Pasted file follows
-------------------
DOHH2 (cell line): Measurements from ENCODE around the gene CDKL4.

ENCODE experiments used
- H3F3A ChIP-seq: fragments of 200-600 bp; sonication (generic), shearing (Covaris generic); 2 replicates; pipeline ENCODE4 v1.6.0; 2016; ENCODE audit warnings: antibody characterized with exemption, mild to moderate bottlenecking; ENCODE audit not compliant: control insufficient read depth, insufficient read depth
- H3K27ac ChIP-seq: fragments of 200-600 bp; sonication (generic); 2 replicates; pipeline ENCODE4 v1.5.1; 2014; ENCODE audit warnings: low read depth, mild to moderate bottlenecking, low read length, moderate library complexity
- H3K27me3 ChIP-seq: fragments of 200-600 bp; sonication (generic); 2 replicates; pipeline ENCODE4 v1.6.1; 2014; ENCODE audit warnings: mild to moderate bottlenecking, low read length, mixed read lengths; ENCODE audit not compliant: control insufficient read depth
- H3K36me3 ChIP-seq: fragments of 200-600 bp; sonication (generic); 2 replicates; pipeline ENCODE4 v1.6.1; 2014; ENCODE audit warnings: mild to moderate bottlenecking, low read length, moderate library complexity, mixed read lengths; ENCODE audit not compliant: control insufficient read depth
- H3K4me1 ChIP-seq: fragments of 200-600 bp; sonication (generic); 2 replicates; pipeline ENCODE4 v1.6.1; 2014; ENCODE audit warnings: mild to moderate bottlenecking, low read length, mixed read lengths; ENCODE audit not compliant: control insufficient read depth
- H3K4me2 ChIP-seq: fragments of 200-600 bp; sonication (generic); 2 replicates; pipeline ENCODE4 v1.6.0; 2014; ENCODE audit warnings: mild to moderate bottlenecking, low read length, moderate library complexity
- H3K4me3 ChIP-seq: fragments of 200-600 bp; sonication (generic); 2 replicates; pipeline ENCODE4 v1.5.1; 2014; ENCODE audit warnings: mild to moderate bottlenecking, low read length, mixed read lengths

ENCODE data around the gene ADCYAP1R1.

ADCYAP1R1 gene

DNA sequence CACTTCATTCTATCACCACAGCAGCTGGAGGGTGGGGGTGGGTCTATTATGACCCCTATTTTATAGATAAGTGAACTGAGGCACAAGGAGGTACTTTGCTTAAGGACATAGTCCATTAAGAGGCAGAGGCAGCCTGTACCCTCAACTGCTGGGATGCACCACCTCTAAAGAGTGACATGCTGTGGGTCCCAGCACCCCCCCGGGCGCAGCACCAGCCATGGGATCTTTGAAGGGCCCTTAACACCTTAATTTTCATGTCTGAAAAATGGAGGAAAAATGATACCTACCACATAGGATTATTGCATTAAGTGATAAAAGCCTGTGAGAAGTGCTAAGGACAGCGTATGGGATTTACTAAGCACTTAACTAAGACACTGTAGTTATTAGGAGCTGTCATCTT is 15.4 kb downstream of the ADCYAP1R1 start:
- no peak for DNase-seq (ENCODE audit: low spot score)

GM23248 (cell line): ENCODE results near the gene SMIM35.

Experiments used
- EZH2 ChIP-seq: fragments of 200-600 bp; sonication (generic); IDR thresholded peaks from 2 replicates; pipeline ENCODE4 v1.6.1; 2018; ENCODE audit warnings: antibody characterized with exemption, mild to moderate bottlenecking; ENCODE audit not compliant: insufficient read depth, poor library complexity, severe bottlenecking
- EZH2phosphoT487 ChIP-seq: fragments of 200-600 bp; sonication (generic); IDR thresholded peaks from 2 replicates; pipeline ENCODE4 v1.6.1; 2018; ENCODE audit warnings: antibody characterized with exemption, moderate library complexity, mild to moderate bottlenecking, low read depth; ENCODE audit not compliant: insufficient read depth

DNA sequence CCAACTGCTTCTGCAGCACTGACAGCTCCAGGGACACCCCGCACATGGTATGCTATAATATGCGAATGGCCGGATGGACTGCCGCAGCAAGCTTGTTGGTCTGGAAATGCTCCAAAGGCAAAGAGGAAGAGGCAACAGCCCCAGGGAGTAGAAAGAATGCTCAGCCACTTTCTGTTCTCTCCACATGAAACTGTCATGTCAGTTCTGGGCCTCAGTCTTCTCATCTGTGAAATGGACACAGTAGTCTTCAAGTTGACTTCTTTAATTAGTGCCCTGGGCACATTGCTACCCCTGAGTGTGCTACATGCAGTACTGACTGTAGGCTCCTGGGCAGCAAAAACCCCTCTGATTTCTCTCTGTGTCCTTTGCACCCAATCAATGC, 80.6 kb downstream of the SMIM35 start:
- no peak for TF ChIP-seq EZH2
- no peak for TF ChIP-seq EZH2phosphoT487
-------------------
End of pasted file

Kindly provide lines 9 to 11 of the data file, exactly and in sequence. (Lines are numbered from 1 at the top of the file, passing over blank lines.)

- H3K4me3 ChIP-seq: fragments of 200-600 bp; sonication (generic); 2 replicates; pipeline ENCODE4 v1.5.1; 2014; ENCODE audit warnings: mild to moderate bottlenecking, low read length, mixed read lengths

ENCODE data around the gene ADCYAP1R1.

ADCYAP1R1 gene